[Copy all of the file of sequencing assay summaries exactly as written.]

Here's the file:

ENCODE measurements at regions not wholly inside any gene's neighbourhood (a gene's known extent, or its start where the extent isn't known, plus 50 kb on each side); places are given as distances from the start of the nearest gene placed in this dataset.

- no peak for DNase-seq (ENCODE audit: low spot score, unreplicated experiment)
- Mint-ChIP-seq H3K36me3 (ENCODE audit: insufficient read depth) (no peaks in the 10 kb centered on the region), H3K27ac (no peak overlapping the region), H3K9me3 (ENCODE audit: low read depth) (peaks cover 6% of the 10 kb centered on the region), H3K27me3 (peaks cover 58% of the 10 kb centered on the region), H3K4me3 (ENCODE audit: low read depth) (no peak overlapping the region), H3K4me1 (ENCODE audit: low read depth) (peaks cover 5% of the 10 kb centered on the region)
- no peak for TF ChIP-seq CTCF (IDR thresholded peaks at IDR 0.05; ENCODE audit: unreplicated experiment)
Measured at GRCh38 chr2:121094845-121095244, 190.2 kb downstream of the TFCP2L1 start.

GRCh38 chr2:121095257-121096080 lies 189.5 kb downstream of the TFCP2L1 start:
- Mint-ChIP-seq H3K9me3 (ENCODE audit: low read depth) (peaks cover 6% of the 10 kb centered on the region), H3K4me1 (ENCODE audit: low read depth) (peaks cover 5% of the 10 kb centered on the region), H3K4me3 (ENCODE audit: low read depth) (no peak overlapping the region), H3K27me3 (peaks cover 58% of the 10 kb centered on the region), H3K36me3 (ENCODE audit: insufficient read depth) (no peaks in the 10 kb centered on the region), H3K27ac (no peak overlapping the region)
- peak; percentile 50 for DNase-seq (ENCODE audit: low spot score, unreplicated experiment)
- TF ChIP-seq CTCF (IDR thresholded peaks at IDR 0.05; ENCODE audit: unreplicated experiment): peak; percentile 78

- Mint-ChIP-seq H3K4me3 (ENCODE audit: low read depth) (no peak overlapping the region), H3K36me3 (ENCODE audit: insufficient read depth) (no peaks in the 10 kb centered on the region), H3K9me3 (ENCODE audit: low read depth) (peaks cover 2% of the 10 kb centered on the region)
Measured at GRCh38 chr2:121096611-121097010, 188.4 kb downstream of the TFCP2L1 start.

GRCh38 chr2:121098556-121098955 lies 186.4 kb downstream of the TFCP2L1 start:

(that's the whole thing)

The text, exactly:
ENCODE measurements at regions not wholly inside any gene's neighbourhood (a gene's known extent, or its start where the extent isn't known, plus 50 kb on each side); places are given as distances from the start of the nearest gene placed in this dataset.

- no peak for DNase-seq (ENCODE audit: low spot score, unreplicated experiment)
- Mint-ChIP-seq H3K36me3 (ENCODE audit: insufficient read depth) (no peaks in the 10 kb centered on the region), H3K27ac (no peak overlapping the region), H3K9me3 (ENCODE audit: low read depth) (peaks cover 6% of the 10 kb centered on the region), H3K27me3 (peaks cover 58% of the 10 kb centered on the region), H3K4me3 (ENCODE audit: low read depth) (no peak overlapping the region), H3K4me1 (ENCODE audit: low read depth) (peaks cover 5% of the 10 kb centered on the region)
- no peak for TF ChIP-seq CTCF (IDR thresholded peaks at IDR 0.05; ENCODE audit: unreplicated experiment)
Measured at GRCh38 chr2:121094845-121095244, 190.2 kb downstream of the TFCP2L1 start.

GRCh38 chr2:121095257-121096080 lies 189.5 kb downstream of the TFCP2L1 start:
- Mint-ChIP-seq H3K9me3 (ENCODE audit: low read depth) (peaks cover 6% of the 10 kb centered on the region), H3K4me1 (ENCODE audit: low read depth) (peaks cover 5% of the 10 kb centered on the region), H3K4me3 (ENCODE audit: low read depth) (no peak overlapping the region), H3K27me3 (peaks cover 58% of the 10 kb centered on the region), H3K36me3 (ENCODE audit: insufficient read depth) (no peaks in the 10 kb centered on the region), H3K27ac (no peak overlapping the region)
- peak; percentile 50 for DNase-seq (ENCODE audit: low spot score, unreplicated experiment)
- TF ChIP-seq CTCF (IDR thresholded peaks at IDR 0.05; ENCODE audit: unreplicated experiment): peak; percentile 78

- Mint-ChIP-seq H3K4me3 (ENCODE audit: low read depth) (no peak overlapping the region), H3K36me3 (ENCODE audit: insufficient read depth) (no peaks in the 10 kb centered on the region), H3K9me3 (ENCODE audit: low read depth) (peaks cover 2% of the 10 kb centered on the region)
Measured at GRCh38 chr2:121096611-121097010, 188.4 kb downstream of the TFCP2L1 start.

GRCh38 chr2:121098556-121098955 lies 186.4 kb downstream of the TFCP2L1 start: